Mona Zebarjadi shares some anecdotes about interactions with Millie that she did not understand, at the time, but which are now deeply meaningful.
Assistant Professor, ECE and MSE Departments, University of Virginia
In fall 2007, I participated in an MRS graduate student competition. We had to defend our research work in front of three judges. One of the them was Millie Dresselhaus. Two years later, I joined Prof. Chen’s group as a postdoc and went to introduce myself to her. “I know you”, she said annoyed by my unnecessary introduction. Later on, I heard from others about Millie’s great memory and how she remembers every person shaking her hand at a conference. (Although, at that competition, I was so nervous that I did not shake her hand!!)
I got to know her and eventually she agreed to serve as my co-supervisor. Ever since, she has helped me through my career as a postdoc, a job applicant, an assistant Prof. at Rutgers and finally an assistant Prof. at UVA.
I remember many discussions with Millie in which she would mention names of other researchers. A discussion on electronic cloaking or modulation doping would continue with a story about how Millie met another colleague and how their lives had changed over the years and, finally, how that colleague could have helped in this discussion. She would say: “He knows something about it.”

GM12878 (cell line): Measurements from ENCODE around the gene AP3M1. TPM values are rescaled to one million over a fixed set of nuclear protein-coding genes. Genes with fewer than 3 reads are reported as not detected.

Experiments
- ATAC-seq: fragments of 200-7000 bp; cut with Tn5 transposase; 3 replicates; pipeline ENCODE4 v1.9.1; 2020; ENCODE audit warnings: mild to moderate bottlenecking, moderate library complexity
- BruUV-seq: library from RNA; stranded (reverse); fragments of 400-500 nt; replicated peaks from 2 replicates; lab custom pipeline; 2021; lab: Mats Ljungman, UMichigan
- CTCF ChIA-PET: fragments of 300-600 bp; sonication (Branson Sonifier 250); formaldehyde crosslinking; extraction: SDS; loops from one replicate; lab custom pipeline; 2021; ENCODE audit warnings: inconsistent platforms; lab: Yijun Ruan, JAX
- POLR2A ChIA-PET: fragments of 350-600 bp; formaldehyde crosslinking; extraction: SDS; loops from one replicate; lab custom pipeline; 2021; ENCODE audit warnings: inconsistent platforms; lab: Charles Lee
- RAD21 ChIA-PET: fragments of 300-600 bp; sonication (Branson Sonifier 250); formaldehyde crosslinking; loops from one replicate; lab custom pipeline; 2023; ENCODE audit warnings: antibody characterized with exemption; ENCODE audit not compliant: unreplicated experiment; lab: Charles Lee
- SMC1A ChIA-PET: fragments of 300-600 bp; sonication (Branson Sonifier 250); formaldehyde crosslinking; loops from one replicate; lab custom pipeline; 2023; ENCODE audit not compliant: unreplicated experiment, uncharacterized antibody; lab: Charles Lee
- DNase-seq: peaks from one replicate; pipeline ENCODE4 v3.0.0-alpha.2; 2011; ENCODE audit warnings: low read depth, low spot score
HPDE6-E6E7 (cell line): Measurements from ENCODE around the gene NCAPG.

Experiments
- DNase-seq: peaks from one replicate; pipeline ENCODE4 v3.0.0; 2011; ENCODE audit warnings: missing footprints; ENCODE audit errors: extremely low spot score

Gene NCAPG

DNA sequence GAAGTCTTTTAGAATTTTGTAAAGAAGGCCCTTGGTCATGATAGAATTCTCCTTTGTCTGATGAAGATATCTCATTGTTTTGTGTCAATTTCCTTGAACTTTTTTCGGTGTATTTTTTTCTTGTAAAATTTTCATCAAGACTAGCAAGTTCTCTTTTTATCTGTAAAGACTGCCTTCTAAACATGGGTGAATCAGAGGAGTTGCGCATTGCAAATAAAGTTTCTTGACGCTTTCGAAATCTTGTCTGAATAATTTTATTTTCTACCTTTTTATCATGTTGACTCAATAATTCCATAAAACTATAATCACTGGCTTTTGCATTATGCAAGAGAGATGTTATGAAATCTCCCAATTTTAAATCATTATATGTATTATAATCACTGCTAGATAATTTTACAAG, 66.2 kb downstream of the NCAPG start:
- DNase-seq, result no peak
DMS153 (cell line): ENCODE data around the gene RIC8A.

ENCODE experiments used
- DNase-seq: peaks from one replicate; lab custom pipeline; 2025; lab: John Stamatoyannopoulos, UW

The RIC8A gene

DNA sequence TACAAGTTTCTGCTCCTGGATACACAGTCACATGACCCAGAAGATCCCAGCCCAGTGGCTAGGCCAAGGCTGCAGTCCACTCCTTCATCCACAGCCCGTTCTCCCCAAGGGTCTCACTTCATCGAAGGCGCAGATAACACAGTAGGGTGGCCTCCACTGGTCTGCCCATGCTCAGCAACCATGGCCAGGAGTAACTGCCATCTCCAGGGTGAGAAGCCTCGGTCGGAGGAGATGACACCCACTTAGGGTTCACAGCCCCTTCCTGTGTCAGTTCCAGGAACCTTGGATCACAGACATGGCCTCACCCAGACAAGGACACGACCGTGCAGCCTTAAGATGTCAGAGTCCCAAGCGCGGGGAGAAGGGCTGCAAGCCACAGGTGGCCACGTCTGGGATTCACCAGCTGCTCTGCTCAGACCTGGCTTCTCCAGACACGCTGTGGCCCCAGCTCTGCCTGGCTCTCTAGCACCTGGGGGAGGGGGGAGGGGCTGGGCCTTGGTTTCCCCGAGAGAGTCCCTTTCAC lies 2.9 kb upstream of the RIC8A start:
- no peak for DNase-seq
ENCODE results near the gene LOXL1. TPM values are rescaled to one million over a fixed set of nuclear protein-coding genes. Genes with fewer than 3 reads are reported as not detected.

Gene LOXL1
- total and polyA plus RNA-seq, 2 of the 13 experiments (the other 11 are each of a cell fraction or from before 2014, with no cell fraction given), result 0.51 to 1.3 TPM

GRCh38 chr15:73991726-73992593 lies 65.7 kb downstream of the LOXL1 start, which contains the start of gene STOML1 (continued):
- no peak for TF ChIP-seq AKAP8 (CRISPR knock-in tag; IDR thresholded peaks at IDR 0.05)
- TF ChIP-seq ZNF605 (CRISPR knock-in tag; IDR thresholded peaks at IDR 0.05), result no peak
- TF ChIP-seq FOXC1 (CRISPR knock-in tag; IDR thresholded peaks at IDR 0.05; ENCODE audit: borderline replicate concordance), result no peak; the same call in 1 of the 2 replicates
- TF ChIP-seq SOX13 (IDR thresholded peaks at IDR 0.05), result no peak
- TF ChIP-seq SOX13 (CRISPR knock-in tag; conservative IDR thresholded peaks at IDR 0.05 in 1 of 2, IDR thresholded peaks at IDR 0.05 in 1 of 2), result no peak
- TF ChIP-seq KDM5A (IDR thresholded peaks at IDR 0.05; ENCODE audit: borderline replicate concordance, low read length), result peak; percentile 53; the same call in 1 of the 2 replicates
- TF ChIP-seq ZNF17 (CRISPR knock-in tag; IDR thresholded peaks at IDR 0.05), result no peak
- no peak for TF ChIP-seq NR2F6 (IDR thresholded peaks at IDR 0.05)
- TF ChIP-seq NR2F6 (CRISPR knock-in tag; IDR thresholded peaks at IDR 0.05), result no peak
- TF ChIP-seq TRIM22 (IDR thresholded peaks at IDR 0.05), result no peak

I have to say I did not understand any of it at the time. I was too focused on my work! My interpretation was that Millie was tired of the discussion and perhaps enjoyed remembering a friend and that it was time for me to leave. When I was looking for a job, sometimes Millie would ask me to print her out a list of the names of all the faculty members of the department I was applying to. She would then go over the list and would tell me: “if you go there, introduce yourself to x, y, z and tell them that you worked with me.” Well, I never did that, either!
Once, I wanted to start a collaboration with X. I sent X an email introducing myself and requesting an appointment. A month passed, and I did not receive a response. Millie knew about my intention and, one morning, she asked me if I had contacted X.
“Yes, but no response yet,” I said.
“I am sure he will respond to you very soon!” she said, not very pleased.
I smiled and left for my office. One hour later, I received an email from X: “I am sorry for my late response, but I was busy with…. When would you like to meet?”